The lady then explained she needed it to poison her husband. The pharmacist’s eyes got big and he said, ‘I can’t give you cyanide to kill your husband! They’ll throw both of us in jail!’ The lady reached into her purse and pulled out a picture of her husband in bed with the pharmacist’s wife. The pharmacist looked at the picture and replied, ‘Well, now. You didn’t tell me you had a prescription.’

A man walks into a pharmacy, buys a condom, then walks out of the store laughing hysterically. The pharmacist thinks this is weird, but hey, there’s no law preventing weird people from buying condoms. Who knows, maybe it’s a good thing.

The next day, the same man comes back to the store, purchases yet another condom, and once again he leaves the store laughing wildly. This piques the interest of the pharmacist. “What could be so funny about buying a condom, anyway?” So he tells his assistant “If this guy ever comes back, I want you to follow him to see where he goes.”

Sure enough, the next day the same man is back, he buys the condom, and again starts cracking up with laughter, then leaves. The pharmacist tells his assistant, go follow the guy. About an hour later, the clerk comes back to the store.

“Did you follow him? Where did he go?” asks the pharmacist.
The clerk replies “Your house.”

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Chairman’s Reindeer Droppings

What does Rudolph want for Christmas?
A pony play station

What do you give a Reindeer with an upset stomach?
Elk- a- seltzer

What do you call a Reindeer with no eyes?
No idea

What do you call Reindeer with no legs and eyes?
Still no idea

What do you call a Reindeer with three eyes?
A Reindeer

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Piggy Fun Time from Mark

I was reading a book on pig anatomy the other day.
It was all pretty standard until I got to the end.
Then there was a twist in the tale.
Did you hear about the pig with laryngitis?
He was disgruntled.

A pig invited me around to see his new home.
I was surprised – it was actually quite sty-lish.

One day a little pig walked into a bar. He asked the bartender for a beer, and after drinking it he asked where the toilet was.The bartender told him where it was and off walked the pig.

Then another little pig walked in and he also asked the bartender for a beer. After drinking it, he too asked where the toilet was. Once again the bartender gave him directions and off walked the pig.
Then yet another little pig walked into the bar and asked for a beer, which he drank. Then the bartender asked him, “Don’t you want to know where the toilet is?”
The pig replied, “No, I’m the little pig that went wee wee wee all the way home”.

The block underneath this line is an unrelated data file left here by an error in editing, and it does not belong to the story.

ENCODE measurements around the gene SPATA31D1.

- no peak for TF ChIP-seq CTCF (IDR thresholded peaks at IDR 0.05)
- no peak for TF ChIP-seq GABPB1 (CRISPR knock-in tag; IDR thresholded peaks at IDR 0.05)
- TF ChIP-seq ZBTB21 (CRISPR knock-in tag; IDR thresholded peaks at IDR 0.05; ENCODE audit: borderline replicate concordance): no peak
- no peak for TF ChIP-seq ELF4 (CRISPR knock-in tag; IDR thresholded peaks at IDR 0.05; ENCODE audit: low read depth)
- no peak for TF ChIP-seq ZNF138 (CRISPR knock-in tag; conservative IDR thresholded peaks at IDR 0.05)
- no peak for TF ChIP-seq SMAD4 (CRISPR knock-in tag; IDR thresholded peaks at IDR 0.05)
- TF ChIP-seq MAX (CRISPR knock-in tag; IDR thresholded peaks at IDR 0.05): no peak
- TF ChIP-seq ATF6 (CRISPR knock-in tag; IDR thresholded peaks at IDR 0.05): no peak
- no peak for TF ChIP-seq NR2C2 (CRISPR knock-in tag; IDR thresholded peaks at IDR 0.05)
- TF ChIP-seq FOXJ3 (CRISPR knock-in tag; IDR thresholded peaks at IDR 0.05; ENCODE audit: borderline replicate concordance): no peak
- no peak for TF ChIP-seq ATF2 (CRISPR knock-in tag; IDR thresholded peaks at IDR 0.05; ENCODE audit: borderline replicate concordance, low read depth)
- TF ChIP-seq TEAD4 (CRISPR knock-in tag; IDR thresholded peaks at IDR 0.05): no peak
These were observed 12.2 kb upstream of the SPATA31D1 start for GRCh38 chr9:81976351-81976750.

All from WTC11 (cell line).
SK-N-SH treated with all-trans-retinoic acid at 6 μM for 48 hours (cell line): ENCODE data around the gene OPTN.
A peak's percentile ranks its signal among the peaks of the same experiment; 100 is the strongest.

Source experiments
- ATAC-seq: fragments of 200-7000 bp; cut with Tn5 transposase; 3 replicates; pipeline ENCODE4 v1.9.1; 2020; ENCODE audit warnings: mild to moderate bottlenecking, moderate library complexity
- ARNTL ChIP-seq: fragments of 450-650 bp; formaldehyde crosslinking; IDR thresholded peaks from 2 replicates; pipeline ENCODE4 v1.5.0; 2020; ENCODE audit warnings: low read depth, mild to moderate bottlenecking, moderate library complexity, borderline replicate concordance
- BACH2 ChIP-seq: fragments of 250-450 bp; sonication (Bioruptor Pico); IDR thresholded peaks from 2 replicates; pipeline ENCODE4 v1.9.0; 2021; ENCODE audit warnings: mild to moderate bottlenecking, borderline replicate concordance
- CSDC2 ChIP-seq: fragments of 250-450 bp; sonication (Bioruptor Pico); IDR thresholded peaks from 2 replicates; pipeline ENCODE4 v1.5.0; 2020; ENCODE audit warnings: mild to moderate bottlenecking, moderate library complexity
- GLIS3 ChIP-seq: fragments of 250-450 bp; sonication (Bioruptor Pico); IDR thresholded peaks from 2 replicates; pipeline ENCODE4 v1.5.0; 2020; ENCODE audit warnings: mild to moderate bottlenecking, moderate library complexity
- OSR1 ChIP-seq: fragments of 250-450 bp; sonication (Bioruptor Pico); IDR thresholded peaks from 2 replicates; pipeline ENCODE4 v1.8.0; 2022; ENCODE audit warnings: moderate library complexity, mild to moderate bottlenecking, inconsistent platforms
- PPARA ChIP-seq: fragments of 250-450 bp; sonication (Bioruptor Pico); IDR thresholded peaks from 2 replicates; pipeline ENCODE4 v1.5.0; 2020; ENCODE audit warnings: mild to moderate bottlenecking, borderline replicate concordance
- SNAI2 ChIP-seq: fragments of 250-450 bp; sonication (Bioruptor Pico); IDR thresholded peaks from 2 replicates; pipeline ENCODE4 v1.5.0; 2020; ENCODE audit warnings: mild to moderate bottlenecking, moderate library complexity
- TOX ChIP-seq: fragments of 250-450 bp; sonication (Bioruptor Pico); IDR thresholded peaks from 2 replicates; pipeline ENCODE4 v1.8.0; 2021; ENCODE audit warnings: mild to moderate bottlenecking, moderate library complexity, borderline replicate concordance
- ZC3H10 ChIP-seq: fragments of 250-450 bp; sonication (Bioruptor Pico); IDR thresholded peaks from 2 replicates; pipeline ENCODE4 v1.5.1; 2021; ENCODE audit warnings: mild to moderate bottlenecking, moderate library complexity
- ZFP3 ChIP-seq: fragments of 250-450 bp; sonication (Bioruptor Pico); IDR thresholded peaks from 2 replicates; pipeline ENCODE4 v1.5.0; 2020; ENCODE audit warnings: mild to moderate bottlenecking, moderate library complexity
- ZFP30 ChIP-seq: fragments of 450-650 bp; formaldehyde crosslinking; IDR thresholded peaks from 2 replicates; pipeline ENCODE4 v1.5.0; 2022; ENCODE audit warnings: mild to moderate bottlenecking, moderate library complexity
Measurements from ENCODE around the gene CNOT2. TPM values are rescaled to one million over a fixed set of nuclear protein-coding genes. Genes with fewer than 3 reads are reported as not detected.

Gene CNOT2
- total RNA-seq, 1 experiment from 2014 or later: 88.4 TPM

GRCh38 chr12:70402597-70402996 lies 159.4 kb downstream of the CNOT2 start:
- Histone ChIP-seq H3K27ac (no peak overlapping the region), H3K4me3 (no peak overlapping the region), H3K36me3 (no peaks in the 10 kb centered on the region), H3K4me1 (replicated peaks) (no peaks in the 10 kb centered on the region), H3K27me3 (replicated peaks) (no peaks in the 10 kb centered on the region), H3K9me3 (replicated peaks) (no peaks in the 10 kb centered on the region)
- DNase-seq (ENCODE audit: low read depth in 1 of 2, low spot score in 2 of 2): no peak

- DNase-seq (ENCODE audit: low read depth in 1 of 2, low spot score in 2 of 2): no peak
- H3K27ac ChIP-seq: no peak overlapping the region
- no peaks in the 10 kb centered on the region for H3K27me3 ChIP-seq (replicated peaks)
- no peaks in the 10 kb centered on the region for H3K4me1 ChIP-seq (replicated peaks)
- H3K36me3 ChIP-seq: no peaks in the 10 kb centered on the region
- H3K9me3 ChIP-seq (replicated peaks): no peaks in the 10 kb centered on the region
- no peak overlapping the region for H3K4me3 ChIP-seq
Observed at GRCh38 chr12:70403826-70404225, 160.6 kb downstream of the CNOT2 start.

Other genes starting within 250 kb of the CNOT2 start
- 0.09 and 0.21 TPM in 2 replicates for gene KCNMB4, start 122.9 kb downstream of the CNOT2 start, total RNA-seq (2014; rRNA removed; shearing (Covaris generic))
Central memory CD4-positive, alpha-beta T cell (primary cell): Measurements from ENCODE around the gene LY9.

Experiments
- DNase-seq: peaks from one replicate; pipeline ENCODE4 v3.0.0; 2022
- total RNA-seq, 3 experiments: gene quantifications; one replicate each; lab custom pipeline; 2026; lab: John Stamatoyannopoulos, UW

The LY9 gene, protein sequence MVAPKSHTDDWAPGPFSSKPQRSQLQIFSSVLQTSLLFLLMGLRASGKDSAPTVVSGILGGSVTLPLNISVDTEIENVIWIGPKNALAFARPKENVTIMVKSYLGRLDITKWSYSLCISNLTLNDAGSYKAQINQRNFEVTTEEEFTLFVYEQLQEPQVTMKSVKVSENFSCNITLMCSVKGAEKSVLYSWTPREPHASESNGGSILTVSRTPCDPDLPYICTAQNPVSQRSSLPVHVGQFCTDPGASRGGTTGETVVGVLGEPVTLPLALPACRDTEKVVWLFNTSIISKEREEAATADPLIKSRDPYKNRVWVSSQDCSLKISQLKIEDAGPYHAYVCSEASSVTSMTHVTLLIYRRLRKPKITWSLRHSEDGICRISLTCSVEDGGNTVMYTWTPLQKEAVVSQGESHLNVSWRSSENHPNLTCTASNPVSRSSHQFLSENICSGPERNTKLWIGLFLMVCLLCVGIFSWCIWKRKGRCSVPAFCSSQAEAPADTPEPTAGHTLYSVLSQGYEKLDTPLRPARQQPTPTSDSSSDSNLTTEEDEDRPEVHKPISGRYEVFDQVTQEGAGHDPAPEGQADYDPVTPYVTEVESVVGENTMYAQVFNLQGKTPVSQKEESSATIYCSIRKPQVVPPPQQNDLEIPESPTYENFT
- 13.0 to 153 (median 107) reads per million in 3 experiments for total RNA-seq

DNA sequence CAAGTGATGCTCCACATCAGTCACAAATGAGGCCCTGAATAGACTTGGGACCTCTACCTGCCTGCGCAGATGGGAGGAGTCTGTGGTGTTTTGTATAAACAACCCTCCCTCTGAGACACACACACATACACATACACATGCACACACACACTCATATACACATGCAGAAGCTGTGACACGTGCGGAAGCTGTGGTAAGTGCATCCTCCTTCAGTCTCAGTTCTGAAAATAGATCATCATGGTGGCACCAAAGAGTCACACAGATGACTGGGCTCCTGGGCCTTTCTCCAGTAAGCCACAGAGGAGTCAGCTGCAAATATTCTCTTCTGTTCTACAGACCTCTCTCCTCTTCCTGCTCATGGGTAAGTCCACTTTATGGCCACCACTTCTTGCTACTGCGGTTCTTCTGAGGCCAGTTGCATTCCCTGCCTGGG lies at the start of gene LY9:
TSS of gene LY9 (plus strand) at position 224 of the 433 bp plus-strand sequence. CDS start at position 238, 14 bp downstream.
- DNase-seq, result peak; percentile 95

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More from the Chairman’s joke book.

A Consultant Heart Surgeon at the Freeman Hospital arrives at Geordie’s bed & draws the curtain
“How are you doing Mr Smith?”, he asks Geordie
“Wey not to bad Doctor ye knaa, cannit grumble”
“Well I suppose you could Mr Smith, I have been looking at your latest test results and you have a tremedous amount of damage to the arteries supplying blood to your heart,  can I ask if you smoke?”
“Wey ah have a couple a day ye knaa, nee more than 2 packets of backy a week though”
“I see, and how long have you been smoking”, asked the consultant
“Wey about 60 years now like”, replied Geordie
“So you started when you were were about 1 then”  replied the consultant wryly
“Nah Man Doctor ye cheeky bugger ! … I was at least ten or eleven like”

Bloke goes to see a geordie doctor, he says “doctor me armpits smell of coconuts” the doctor says “well they’re bounty”.

Whats the difference between a Kangaroo and a Kangaroot?
A Kangaroo is a Marsupial native to Australia
A Kangaroot is what a Geordie says if hes stuck in a lift.

Why did the Geordie get excited when he finished a jigsaw puzzle after 9 months?
It said 2-4 years.

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Geordie Fun Time from Chairman Mark

Why does a Geordie lass wear woolly knickers?
– To keep her ankles warm

What’s the difference between a Geordie and a supermarket trolley?
– The trolley has a mind of its own

How many Geordies does it take to change a lightbulb?
– None – they’re quite happy living in the shadows

The Seven Dwarfs are down the mines when there is a cave in. Snow White rushes to the entrance and shouts down. In the distance she hears a voice shouting out ” Newcastle are going to win the Premiership “. Snow White says ” Well at least Dopey’s alive ”

What do you do if a Geordie throws a grenade at you?
– Pull the pin and throw it back

Two Geordies are walking along. One of them picks up a mirror, looks in it and says ” I know that bloke ” The second one picks it up and says ” of course you do, you thick tw&t – it’s me! “